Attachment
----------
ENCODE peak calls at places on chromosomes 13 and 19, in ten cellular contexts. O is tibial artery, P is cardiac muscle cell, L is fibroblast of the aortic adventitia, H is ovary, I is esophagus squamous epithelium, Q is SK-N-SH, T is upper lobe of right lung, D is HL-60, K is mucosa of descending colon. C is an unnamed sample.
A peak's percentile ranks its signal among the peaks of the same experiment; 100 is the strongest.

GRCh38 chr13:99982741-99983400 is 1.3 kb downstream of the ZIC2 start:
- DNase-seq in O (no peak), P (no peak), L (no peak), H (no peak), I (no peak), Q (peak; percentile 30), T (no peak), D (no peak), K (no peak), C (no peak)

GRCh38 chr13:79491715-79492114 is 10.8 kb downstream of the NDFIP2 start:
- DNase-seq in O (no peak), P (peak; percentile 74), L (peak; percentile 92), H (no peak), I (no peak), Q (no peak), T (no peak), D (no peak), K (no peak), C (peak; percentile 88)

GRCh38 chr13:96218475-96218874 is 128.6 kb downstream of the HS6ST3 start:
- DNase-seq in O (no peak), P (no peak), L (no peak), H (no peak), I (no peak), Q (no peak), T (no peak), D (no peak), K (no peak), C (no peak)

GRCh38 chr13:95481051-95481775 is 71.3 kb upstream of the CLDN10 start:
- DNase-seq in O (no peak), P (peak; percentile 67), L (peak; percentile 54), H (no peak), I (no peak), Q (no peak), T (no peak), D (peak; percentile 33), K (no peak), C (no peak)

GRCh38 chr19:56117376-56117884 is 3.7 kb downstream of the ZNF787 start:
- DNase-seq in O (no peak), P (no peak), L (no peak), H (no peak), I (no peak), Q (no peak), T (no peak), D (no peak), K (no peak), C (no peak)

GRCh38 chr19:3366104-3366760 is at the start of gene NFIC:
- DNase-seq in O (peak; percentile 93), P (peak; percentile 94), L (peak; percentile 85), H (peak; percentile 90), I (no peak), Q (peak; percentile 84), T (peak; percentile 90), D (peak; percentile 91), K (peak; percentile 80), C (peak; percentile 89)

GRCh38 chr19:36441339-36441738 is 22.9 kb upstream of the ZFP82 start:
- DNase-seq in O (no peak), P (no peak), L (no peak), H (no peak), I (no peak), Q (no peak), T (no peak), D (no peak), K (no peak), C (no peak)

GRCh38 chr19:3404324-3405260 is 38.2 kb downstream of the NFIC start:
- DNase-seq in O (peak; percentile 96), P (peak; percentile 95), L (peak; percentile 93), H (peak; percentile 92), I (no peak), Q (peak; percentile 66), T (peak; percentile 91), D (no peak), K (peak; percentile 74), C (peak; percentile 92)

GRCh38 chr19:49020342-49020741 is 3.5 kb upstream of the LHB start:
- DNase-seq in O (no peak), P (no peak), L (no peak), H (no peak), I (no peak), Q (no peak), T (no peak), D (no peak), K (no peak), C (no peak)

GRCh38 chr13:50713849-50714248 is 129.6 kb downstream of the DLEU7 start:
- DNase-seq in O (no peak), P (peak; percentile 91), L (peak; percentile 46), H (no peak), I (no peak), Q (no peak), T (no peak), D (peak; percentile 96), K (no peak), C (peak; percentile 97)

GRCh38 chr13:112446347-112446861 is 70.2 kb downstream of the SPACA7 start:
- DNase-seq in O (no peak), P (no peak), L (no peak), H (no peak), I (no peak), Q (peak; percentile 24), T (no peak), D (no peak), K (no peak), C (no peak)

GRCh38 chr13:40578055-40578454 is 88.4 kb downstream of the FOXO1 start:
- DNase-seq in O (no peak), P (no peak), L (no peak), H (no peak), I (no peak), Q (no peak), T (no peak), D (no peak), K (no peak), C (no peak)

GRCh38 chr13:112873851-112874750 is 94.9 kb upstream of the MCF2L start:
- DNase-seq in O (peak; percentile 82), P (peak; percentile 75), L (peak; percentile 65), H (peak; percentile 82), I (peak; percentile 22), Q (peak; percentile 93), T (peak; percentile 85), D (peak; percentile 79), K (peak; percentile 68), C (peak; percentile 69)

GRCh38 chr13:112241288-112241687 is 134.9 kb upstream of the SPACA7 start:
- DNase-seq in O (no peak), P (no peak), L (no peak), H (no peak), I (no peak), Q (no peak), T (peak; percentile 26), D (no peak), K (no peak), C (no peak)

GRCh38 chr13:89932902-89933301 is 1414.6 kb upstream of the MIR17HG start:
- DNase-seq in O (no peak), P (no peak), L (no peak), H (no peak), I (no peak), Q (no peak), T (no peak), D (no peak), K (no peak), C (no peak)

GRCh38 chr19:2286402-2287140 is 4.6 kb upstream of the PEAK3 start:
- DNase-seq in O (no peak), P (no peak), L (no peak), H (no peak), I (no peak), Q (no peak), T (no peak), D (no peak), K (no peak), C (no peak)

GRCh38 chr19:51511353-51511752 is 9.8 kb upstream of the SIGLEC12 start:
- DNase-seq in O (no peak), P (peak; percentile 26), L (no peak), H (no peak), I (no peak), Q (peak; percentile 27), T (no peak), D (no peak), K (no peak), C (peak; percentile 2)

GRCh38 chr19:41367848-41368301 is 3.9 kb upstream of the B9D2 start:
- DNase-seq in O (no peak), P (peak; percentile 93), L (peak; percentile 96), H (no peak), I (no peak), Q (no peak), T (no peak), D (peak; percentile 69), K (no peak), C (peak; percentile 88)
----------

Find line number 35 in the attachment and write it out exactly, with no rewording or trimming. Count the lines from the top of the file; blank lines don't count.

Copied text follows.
GRCh38 chr19:51511353-51511752 is 9.8 kb upstream of the SIGLEC12 start: